Wednesday, October 12, 2011

Mariinsky Orchestra of St. Petersburg presents dazzling piano performance by Daniil Trifonov at Carnegie Hall

Reviewed by Dwight Casimere October 11, 2011

Photos: Valery Gergiev at the podium (c) 2011 Steve J. Sherman

Daniil Trifonov, Piano

NEW YORK--Fluent Russian was the primary language heard as I muscled my way past the throng on the streets, anxiously seeking last minute tickets to the Marrinsky Orchestra if St,Petersburg's final concert of the season at Carnegie Hall.

In addition to celebrating Carnegie Hall's 120th Anniversary, the concert also marked the premiere of Carnegie Hall Live, WQXR Public Radio, New York City, Carnegie Hall and American Public Media's vibrant new radio broadcast and digital media series that will present twelve live performances from the stages of Carnegie Hall during the 2011-2012 concert season. Live national radio broadcasts will air on public radio stations across the country. Digital partner NPR Music will also host live chats during every live broadcast.

Mariinsky Orchestra Music Director and Conductor Valery Gergiev presented a stellar program of Russian composers, Sergei Prokofiev's sprightly Three Selections from Romeo and Juliet and ending with Dmitri Shostakovich's bombastic Symphony No. 1 in F Major. The centerpiece was a deliciously inspired performance by Grand Prize and Gold Medal Piano winner in the XIV International Tchaikovsky Competition, Daniil Trifonov in Tchaikovsky's imperial Piano Concerto No. 1 in B-flat Minor.
The Concerto No. 1 is the bane of every young pianist with aspirations to conquer the concert stage. Its arching melodies and thunderous crescendoes can either lift a career to the heights or send it crashing to earth, like Icarus flying to close to the sun. Trifonov flew with wings of an eagle, doing aerial acrobatics in the process. It was a performance than merged poetry with dazzling technical skill. It is amazing that a performer so young can capture the emotional depths of a piece of music and navigate its complexities with such ease to reveal its emotional heart behind the musical maze.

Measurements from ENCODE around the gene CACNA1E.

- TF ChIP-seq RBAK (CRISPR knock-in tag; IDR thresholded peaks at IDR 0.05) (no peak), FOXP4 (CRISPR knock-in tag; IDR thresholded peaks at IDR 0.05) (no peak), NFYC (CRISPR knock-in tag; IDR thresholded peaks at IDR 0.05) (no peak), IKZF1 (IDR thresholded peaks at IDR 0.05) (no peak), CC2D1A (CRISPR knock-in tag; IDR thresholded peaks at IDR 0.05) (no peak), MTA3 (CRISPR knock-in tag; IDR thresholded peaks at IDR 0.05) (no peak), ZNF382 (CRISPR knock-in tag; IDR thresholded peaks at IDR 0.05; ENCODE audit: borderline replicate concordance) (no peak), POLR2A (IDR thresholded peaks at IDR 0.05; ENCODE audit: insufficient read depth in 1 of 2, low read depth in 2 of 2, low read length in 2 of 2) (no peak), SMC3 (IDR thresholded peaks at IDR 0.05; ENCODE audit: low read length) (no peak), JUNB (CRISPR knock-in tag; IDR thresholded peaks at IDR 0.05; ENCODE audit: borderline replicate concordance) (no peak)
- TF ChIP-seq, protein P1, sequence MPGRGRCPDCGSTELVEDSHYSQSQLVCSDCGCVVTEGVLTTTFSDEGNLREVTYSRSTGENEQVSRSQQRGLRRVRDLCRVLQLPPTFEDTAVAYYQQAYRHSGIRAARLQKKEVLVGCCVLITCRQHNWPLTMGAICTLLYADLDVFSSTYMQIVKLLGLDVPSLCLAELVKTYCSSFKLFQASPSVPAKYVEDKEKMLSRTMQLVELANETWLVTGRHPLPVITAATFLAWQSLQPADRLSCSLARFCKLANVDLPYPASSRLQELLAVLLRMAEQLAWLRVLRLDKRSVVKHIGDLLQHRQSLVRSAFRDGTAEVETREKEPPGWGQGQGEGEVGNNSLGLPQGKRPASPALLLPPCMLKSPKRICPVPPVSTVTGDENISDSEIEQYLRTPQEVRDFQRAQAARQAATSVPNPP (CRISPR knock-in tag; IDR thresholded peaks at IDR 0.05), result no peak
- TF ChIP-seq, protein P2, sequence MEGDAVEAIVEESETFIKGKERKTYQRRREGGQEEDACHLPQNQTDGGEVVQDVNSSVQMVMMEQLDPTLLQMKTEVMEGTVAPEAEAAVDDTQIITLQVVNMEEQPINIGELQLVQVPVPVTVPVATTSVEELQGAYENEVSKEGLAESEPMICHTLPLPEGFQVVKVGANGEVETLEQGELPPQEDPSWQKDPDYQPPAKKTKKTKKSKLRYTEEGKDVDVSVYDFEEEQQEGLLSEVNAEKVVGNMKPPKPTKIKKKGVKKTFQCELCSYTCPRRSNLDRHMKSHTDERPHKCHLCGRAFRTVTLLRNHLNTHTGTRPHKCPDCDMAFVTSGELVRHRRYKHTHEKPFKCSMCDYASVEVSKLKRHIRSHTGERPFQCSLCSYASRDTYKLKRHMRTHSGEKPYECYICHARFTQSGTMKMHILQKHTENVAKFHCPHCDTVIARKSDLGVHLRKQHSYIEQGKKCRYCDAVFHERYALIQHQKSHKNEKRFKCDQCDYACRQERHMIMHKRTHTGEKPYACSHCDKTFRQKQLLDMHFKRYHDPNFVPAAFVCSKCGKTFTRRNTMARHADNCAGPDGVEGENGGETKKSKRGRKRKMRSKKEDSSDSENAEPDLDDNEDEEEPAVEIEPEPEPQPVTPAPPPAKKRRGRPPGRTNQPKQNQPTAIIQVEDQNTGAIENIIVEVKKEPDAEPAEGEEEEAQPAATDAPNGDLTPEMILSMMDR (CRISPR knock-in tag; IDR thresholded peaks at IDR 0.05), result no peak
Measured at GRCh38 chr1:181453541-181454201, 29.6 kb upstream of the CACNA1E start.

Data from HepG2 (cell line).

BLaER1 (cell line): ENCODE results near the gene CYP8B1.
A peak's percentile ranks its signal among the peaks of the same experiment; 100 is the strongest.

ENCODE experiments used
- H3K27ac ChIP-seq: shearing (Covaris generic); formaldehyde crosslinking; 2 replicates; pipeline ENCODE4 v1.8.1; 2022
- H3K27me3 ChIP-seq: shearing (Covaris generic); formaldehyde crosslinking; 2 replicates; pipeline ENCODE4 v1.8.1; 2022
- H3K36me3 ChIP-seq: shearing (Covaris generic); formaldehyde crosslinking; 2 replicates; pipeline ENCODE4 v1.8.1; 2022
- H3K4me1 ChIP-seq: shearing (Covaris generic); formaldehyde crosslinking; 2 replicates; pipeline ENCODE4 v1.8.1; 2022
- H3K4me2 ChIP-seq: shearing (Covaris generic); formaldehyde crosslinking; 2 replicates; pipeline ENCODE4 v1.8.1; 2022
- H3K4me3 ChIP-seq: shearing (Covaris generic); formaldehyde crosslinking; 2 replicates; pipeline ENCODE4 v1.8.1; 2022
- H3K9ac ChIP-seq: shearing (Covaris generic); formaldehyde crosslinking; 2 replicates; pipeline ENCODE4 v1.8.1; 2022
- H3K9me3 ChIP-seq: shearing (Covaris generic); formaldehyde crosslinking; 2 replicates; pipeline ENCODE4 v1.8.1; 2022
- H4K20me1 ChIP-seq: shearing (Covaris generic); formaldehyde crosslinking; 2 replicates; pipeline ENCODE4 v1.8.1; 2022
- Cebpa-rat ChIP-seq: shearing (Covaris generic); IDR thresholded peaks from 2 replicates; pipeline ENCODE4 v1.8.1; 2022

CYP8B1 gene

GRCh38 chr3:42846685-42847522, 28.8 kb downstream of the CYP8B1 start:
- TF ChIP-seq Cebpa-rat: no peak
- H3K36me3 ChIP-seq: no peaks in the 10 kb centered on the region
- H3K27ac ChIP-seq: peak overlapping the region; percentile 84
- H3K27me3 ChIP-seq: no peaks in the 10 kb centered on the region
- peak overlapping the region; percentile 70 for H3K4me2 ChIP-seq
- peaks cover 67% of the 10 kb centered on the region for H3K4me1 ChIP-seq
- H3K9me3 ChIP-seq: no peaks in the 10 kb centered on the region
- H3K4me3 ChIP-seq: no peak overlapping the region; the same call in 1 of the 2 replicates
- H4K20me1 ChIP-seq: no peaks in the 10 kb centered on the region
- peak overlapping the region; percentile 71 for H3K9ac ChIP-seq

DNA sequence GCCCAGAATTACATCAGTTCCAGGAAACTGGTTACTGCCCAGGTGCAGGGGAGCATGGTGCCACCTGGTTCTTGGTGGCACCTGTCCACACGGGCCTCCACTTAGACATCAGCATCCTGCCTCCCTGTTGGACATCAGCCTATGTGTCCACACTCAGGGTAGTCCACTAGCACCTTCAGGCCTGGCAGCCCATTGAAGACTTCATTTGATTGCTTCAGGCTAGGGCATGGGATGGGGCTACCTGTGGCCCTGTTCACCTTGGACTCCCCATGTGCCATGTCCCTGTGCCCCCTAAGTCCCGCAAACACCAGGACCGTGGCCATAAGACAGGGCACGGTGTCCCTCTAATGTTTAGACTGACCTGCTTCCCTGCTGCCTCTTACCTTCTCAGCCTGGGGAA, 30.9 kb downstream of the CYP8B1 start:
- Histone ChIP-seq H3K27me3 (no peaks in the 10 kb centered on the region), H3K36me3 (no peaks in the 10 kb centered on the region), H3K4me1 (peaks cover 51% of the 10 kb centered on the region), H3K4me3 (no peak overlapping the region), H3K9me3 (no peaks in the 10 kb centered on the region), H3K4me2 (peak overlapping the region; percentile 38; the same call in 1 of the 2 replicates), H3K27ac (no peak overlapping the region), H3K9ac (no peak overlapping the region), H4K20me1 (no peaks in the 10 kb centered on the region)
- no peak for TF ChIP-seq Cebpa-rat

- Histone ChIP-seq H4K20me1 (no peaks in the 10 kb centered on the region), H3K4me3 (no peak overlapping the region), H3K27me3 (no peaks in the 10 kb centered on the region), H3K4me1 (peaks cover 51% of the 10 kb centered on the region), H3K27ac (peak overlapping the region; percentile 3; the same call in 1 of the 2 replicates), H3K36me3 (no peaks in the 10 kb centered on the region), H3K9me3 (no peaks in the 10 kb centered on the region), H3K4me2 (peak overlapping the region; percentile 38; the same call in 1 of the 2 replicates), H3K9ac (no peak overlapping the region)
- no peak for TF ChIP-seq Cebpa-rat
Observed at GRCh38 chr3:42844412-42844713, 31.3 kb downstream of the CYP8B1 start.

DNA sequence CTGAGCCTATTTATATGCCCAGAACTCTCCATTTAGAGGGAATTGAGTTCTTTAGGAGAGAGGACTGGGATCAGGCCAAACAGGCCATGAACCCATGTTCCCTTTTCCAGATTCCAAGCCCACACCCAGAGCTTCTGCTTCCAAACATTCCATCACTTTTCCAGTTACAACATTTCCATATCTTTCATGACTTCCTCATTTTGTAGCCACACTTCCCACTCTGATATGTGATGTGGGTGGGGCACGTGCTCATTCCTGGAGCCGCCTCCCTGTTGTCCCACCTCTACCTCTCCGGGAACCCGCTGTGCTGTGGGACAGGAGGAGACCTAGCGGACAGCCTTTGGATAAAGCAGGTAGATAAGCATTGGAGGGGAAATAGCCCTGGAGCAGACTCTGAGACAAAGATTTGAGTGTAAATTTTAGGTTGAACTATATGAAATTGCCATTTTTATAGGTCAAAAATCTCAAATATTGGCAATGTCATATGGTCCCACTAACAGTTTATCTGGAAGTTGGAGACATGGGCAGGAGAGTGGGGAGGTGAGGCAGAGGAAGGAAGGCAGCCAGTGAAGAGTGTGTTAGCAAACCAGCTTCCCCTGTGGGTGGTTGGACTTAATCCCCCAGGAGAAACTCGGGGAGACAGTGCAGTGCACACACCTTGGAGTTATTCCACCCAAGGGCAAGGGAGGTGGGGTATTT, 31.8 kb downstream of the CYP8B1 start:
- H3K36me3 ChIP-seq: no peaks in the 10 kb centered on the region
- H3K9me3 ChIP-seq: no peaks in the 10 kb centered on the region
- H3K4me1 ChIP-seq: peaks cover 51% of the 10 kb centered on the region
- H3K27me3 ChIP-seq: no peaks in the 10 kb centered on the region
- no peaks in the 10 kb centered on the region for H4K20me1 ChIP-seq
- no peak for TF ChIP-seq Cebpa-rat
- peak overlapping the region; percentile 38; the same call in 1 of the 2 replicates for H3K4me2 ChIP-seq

Audiences might have been similarly dazzled in 1891, when the composer, Tchaikovsky, was the solo pianist at the opening night concert for Carnegie Hall.

At this performance, the Mariinsky Orchestra, under Gergiev's inspired direction, chose a tack far different than any I have heard before. Instead of opening with an explosion, he chose to focus on the score's dance like rhythm, proceeding to allow the melody to unfold in a relaxed pace. He allowed the melodic line to emerge in a seductive manner, giving ample running room to his thoroughbred performer. It was exquisite to behold!
Trifonov was especially riveting in the second movement, the Andantino semplice. His later handling of the thunderous octave runs in the Prestissimo showed his real merit. Here, every measure was played in direct connectivity. There was not a break in continuity anywhere. His crescendoes were less for dramatic affect than to create a musical statement that was precise and cohesive. Rather than dazzling with pyrotechnics, he allowed the composer's music to shine forth with great emotional clarity. He obliged the audience with a surprise pair of encores; the familiar Chopin Grande Valse Brillante in E-flay Major and Listz's La Campanella, Grandes etudes de Paganini. The former showed his ability to reimagine a piece that is so familiar to most music lovers and find its inner truth and make it sound new and alive. The second piece showed his sheer genius and power at the keyboard. He is a breath of fresh air on the classical music stage with a fluid delivery that is as natural as breathing. His ability to generate an almost magical aura that engaged both the ear and the spirit is inspiring.
The final piece, Dmitri Shostakovich's Symphony No. 1 showed the Mariinsky Orchestra at its best and confirmed its place in the apex of the world's classical music constellation. The burnished strings delivered the composers brooding melodies with a dark, moody air that contrasted sharply with the militaristic staccato of the crisp brass. The woodwinds gave a lilting heavenly air to Shostakovich's sometimes troubling score. The Mariinsky orchestra possesses one of the finest percussion and brass sections to be heard anywhere and they were utilized by Maestro Gergiev to tremendous advantage in the thundering conclusion.

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